February 29, 2012

Kill Fee: Randy Ploesser

Photo by Sam McGuire

This was supposed to be posted by the Worldwide Sports Leader late last year, but a change of editors, a lag-time in resubmission and some confusion over The High Five has it ending up here. That said, Randy rules.

Some years ago, Randy Ploesser was unsponsored, living in St. Louis, Mo., nicknamed after an intelligent marine mammal and making waves in SLAP’s “One In A Million” contest. The video part he submitted was such a heavy hitter that Birdhouse snatched him up and started sending him boards before the contest had ended, and soon he moved to California. But what happened so quickly ended up being a waiting game for Ploesser. He returned to St. Louis, sitting on Birdhouse as an honest to goodness man am for far too long, before landing on The High 5, which finally turned him pro this year. He topped off a heavy 2011 by also getting married. Ploesser may still be waiting to actually ride one of his pro models, but we’ll gladly wait with him.

What’s a bigger deal, turning pro or getting married?

Probably getting married, to be honest. You know though, they’re both pretty equal in the gravity of it, you know (laughs)? The pro model hasn’t come out yet; it’s kind of on pause for the moment. But it’s coming along, so I’m definitely super hyped on it. I’m glad someone gave me a board in my old age.

How old are you?


Was turning pro ever a real big deal for you?

It kind of was, but I really wasn’t thinking about it for a while there as something that was going to happen. I was just going to ride this thing out until I wasn’t skating as a sponsored skater. But I think it’s more important to turn pro for a company like The High 5 because I actually care that I’m pro for them. It re-motivates me in a way, creatively and skating-wise.

What’s the story behind your “first board” graphic? Was that your idea and how did you hang onto that board for so long?

I’ve just always had it. I got it signed in ’96 by Tony Hawk, Willy Santos and Paul Zitzer; they did a Birdhouse a demo in St. Louis. They signed it so I kept it. It’d been in my basement for years.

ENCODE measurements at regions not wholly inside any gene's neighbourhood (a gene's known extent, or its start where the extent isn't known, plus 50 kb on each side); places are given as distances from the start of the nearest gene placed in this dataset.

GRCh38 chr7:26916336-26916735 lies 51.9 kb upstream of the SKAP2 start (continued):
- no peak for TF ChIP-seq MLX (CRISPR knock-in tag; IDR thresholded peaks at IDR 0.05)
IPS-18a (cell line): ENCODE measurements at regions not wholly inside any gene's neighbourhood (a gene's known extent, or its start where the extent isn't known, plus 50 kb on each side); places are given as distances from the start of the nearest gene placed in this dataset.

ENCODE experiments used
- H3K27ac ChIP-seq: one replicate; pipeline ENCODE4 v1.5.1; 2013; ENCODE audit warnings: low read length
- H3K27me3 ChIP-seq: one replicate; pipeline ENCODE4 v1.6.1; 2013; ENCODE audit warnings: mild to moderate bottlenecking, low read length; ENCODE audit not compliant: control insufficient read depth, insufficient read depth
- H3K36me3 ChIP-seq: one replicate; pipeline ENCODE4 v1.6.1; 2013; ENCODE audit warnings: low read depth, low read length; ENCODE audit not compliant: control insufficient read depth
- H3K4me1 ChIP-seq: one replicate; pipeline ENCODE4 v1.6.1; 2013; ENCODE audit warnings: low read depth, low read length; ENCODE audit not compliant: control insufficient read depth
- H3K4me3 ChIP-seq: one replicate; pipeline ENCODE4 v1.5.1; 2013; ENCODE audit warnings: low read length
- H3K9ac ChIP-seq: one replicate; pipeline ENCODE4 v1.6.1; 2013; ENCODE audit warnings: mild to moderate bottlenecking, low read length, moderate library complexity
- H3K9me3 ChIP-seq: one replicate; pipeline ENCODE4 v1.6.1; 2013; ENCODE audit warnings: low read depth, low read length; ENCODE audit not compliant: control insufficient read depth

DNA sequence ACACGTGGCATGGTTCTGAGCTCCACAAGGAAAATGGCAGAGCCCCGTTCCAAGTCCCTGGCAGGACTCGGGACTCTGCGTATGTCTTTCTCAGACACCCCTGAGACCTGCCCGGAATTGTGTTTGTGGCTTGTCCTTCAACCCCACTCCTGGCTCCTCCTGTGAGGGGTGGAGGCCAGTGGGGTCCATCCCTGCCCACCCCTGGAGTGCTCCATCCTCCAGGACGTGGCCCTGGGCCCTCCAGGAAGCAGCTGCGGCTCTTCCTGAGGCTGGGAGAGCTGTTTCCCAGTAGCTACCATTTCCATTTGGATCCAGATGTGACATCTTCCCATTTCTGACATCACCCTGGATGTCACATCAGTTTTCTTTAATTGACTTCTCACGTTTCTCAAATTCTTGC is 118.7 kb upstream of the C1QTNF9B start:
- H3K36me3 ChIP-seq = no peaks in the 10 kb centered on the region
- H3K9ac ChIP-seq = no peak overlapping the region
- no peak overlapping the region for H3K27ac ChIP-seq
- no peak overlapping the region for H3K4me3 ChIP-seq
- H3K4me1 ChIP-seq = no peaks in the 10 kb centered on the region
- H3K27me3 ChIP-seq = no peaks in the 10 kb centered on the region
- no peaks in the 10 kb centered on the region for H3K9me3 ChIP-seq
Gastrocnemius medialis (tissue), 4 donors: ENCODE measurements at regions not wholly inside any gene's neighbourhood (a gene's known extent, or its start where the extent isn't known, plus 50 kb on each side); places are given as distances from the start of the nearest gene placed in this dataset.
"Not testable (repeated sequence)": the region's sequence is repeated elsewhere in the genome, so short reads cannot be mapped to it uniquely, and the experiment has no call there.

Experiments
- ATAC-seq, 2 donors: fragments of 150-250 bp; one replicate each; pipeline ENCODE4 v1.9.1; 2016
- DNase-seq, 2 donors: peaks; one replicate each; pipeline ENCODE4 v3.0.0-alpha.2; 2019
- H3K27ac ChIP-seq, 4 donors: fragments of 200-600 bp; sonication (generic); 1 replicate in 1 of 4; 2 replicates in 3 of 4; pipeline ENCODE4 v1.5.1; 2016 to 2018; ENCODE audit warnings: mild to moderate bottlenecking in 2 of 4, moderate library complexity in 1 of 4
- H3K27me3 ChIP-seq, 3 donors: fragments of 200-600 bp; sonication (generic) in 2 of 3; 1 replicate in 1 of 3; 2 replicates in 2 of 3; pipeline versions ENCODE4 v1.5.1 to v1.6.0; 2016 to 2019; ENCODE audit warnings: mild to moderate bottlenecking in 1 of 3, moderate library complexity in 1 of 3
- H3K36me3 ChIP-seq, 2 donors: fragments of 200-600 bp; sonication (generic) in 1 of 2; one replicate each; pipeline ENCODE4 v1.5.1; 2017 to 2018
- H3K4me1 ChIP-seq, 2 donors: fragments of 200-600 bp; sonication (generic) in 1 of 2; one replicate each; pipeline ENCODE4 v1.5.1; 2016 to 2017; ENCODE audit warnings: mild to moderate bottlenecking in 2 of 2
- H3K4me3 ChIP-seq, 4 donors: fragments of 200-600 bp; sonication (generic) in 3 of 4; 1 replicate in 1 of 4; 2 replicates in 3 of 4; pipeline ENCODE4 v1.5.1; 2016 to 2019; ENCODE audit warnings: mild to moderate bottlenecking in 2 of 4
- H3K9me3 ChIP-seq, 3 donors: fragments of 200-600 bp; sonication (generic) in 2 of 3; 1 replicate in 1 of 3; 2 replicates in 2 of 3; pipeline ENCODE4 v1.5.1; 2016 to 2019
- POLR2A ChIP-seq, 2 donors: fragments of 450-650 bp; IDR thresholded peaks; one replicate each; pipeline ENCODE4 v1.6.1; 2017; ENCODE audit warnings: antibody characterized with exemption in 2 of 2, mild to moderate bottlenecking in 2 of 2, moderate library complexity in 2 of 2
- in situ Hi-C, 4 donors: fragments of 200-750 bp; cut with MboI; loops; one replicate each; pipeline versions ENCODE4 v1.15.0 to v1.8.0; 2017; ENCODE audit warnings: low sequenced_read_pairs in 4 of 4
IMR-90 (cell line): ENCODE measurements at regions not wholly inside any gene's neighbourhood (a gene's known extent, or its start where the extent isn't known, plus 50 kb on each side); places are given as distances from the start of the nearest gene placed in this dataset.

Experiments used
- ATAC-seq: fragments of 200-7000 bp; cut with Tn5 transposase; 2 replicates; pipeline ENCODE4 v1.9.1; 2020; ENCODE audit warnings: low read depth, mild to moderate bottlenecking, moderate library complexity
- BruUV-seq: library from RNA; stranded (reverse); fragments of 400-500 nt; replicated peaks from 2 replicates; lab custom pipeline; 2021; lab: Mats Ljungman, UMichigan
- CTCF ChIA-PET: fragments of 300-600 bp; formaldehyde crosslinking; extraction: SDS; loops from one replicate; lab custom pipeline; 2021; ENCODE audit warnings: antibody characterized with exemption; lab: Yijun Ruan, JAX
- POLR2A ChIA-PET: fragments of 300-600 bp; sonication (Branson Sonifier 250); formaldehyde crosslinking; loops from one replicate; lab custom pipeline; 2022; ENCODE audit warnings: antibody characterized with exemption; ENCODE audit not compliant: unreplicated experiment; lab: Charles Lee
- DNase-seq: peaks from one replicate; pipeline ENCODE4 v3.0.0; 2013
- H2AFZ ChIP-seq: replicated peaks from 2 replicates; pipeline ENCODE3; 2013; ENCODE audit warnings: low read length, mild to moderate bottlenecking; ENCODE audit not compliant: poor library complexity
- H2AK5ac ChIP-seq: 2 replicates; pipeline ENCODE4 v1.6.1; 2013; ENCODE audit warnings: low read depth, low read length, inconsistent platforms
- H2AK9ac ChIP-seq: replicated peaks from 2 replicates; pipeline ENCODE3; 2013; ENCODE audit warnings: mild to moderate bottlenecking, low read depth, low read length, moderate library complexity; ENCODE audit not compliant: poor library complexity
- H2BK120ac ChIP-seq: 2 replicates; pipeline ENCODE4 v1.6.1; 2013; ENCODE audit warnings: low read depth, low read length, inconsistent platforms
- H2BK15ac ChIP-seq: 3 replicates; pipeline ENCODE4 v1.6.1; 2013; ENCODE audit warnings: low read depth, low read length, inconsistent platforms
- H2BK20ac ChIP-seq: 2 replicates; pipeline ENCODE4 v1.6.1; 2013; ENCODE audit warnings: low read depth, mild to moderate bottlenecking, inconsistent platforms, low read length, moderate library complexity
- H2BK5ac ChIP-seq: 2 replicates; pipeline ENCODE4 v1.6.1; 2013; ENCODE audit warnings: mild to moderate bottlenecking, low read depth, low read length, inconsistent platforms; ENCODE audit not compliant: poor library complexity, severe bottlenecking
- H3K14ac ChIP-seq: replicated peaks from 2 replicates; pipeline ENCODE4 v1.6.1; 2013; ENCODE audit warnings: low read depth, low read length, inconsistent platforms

I told Todd [Bratrud] the idea [for the graphic] and he found the board sitting around at my house and took a photo of it. I didn’t know he’d done that and a couple of months down the line he sent me the finished graphic. I’m pretty stoked.

I saw those Birdhouse guys on the same tour, they did a demo in a hockey rink.

That was right after I started skating; I started in ’95. I skated the same board for a year or something. It’s funny, you look at it and it’s seriously a foot and a half long. The nose and tail are shaved down and it’s chipped to hell. The graphic is pretty hilarious. You see the size of the old board and how crappy it was.

Is having more of a normal life in St. Louis what keeps you there?

Yeah, I think it’s just being able to relax and do things at my own pace. I have to go to California and travel regardless, but it’s just nice to come back and unwind. There’s stuff to film here and I can do it at my own pace with my friends. It’s just a different atmosphere.

For someone that’s never been there, what’s St. Louis like?

Ah man, it’s pretty trife. It’s a run-down Midwestern city that’s sort of on the upswing. But it’s not as bad as you think, there’s a lot of good stuff going on.

You’ve written some tour stories for magazines about trips you’ve gone on. Is that something you’d want to do after skating or just a perk of the job?

I think it’s a perk. It’s something I could see myself doing, but I don’t know how much you can sustain yourself off skateboard writing. I enjoy it a lot and if people ask me to write something I’m always willing to do it.

Why are you so harsh on yourself when you write captions about yourself?

(Laughs) It’s kind of awkward to write about yourself in general, so it’s just funny to be self-deprecating. I would never hate on someone else in a caption. It’s kind of fun to think about, it’s in the back of your head, but you’d never want to put it out there, so I’d rather use myself as the subject of all the abuse.

Everything that can’t be said you just pile on yourself.

Yeah, exactly. It’s already what everyone is thinking so I just beat them to the punch.

How are things going with The High 5 after a year?

It’s going awesome, man. It’s pretty nice to actually be creatively engaged with the company instead of just doing a job or filling a roll as just a skateboarder. There’s a lot more power to change things and have things done.